Nolan family hello, from Whitehaven Beach
Urangan Pier, Hervey Bay

It’s now winter in Australia. The kids had a two week winter break in July, so we headed north along the vast coastline of Queensland, to get to some warmer weather… I guess we’re getting soft; mid-60’s just don’t cut it anymore..:-) ! Here, north means heading towards the equator and our destination the Whitsunday Islands. It turned out to be an epic 2500 km (1600 mile), 12 day adventure. We hope you enjoy the ride.

Pier Abstract…1984..?

Given that we were traveling with seven in a van, we broke the trip up into manageable bites, 20 hours of driving over three days. First stop, the whale watching center of Hervey Bay. The Urangan Pier, circa 1913-17, constructed of local hardwood and was over 1100 meters long at completion, and actually had a railroad line to carry coal and supplies. Now only 900 meters, it’s been fully restored and is an impressive coastal landmark.

Vacation time…!

Next morning, it was up early and 9 hours north through the vast cattle country of central coast Queensland around Rockhampton. Winter is the dry season here, so we passed through hours of dusty brown savannah under flawless blue skies. Second night was spent out on the beautiful coastal peninsula near Yeppoon and Kinka Beach.

Kinka Beach

Breaking up the boredom at 110 km/hr

Bundaberg Country Pub

Sugar Cane fully ripe

It’s amazing that much of the M1 coastal highway, the major north-south artery along the populous east coast from Sydney to Cairns, is still undivided two lane road. Especially north of Brisbane, you really have to be alert for cattle, kangaroos and oncoming tractor trailers! The plan is to complete a modern, four lane, limited access highway all the way to Cairns within the next 30 years. There is an enormous amount of construction going on. But it’s a vivid reminder of just how young and vast this country really is.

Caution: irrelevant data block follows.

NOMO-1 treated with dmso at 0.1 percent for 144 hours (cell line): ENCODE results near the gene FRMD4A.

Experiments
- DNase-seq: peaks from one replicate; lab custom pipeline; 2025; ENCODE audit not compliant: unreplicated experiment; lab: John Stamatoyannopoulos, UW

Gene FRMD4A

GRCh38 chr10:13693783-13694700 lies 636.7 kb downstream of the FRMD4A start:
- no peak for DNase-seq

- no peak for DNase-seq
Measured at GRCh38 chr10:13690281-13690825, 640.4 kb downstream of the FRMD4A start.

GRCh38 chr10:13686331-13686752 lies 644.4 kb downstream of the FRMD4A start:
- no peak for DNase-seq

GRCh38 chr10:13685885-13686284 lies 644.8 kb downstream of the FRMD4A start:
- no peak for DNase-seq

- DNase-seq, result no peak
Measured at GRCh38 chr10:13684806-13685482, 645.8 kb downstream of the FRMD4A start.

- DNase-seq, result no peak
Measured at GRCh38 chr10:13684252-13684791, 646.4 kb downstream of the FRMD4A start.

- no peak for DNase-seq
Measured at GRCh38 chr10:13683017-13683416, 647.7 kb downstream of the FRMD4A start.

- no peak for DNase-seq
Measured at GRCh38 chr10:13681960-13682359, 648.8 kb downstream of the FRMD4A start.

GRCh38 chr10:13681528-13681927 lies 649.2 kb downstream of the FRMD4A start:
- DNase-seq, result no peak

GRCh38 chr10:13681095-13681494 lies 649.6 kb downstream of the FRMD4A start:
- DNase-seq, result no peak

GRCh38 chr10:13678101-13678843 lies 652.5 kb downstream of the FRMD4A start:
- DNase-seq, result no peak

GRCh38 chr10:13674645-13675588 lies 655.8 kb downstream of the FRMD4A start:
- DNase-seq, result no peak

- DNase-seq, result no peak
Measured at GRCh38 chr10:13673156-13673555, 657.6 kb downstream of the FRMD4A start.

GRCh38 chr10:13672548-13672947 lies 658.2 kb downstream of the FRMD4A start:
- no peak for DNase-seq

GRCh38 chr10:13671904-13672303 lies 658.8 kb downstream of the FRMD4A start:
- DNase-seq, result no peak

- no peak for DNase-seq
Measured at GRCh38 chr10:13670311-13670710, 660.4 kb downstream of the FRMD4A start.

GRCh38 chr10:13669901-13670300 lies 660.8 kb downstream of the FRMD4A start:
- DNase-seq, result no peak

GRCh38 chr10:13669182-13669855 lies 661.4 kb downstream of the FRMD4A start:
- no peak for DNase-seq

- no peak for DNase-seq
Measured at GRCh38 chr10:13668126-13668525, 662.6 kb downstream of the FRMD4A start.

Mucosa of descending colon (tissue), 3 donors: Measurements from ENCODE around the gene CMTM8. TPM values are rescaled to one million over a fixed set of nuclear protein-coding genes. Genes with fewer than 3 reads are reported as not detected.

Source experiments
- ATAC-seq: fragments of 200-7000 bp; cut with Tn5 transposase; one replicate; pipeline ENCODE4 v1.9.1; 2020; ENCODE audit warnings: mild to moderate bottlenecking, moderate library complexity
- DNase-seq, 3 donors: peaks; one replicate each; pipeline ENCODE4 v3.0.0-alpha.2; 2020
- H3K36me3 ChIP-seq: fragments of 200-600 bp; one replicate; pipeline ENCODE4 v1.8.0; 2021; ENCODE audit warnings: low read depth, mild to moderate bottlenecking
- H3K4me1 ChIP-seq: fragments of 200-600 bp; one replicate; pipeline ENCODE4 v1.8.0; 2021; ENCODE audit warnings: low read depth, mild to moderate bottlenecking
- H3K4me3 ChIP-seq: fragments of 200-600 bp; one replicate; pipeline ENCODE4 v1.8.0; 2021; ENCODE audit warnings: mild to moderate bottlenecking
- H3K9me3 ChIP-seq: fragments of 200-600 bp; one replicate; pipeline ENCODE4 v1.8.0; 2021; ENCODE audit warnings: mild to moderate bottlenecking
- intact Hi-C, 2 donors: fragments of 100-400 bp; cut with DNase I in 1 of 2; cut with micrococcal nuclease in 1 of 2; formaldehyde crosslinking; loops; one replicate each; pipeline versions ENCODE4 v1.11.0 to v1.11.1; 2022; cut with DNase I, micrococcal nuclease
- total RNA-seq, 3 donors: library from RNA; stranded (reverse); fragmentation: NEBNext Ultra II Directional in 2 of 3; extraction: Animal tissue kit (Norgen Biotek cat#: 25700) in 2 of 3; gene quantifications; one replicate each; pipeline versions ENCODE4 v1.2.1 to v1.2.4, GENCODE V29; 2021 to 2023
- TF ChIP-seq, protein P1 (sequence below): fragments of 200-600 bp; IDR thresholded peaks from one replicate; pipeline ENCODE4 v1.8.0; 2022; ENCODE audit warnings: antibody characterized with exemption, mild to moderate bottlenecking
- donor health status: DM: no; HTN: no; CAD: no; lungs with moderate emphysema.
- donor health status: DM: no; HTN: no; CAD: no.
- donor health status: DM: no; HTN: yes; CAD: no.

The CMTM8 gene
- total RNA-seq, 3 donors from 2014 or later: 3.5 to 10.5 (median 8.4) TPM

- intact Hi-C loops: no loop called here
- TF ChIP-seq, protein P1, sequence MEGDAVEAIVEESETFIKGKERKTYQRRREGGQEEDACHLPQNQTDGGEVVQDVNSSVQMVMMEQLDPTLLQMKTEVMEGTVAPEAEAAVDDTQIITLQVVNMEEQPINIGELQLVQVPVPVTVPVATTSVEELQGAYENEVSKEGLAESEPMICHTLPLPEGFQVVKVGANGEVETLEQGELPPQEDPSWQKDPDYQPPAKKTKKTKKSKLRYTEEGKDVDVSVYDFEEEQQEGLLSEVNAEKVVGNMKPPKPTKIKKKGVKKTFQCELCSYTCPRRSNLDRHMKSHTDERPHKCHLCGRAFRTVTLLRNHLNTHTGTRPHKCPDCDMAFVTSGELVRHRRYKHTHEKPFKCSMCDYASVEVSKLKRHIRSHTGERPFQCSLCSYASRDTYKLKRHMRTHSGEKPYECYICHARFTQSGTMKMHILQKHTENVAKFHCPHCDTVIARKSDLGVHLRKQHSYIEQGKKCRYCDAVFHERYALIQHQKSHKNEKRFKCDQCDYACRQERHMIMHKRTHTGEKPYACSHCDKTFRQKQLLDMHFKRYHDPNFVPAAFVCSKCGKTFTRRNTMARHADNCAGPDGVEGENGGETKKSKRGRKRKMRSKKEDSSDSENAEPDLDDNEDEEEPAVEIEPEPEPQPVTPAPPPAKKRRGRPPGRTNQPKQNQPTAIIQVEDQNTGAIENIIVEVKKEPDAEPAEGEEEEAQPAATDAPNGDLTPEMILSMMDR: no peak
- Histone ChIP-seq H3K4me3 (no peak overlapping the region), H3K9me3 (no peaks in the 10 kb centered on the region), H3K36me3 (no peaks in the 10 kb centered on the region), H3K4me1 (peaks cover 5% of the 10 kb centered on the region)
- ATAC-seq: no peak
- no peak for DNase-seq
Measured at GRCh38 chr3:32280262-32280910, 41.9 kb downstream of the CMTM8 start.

Luke at Airlie Beach

North of Rockhampton, the cattle ranges gradually give way to widespread sugar cane plantations. They grow, cut and harvest cane year-round up north, so you see vast fields at all stages of growth simultaneously. Small country towns can be located off in the distance by their distinctive sugar mill smokestacks. A different world than Brisbane!

Finally, we passed through the sugar capital of Australia, Mackay, and arrived at Airlie Beach, the jumping off point for the Whitsunday Islands. Although you are now about 1000 km north of Brisbane, you are still less than halfway up the coast to the northern tip at Cape York.

On the ferry to Hamilton Island

Passing Daydream Island

The 74 Whitsunday Islands are a major winter playground for Australians, and the international yachting fraternity. Only 6 islands have any development, the remainder are all protected as a National Park, and look very unchanged since Lt. James Cook named the passage he sailed through on Whitsunday (Pentecost Sunday) in 1770; during his epic voyage up the Australian east coast. The whole chain is protected by the Great Barrier Reef offshore, and the brisk SE breezes make for world class sailing through the complex archipelago.